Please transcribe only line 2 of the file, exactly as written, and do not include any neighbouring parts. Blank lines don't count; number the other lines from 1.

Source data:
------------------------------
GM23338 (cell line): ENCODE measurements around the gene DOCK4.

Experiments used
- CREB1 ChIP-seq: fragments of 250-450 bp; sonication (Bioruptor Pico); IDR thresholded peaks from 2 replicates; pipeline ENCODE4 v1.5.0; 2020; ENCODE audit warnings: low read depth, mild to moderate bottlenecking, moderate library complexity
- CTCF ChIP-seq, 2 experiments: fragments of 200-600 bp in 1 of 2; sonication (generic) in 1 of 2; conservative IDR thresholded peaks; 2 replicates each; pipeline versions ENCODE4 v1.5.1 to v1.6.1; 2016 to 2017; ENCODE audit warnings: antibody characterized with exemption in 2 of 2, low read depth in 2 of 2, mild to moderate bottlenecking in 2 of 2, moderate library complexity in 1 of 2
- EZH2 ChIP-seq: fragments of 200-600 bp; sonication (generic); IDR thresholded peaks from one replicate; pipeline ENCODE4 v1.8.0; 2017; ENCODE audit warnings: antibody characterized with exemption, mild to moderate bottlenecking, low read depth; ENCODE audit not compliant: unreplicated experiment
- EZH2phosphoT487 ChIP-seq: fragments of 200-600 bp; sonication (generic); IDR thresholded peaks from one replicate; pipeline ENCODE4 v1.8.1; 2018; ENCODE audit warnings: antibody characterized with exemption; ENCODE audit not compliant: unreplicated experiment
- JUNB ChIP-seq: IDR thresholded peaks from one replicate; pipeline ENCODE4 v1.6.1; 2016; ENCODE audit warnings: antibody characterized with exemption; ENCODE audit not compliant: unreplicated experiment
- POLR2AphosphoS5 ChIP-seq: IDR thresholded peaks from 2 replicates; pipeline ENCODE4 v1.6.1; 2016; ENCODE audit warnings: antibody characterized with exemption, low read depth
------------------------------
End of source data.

Experiments used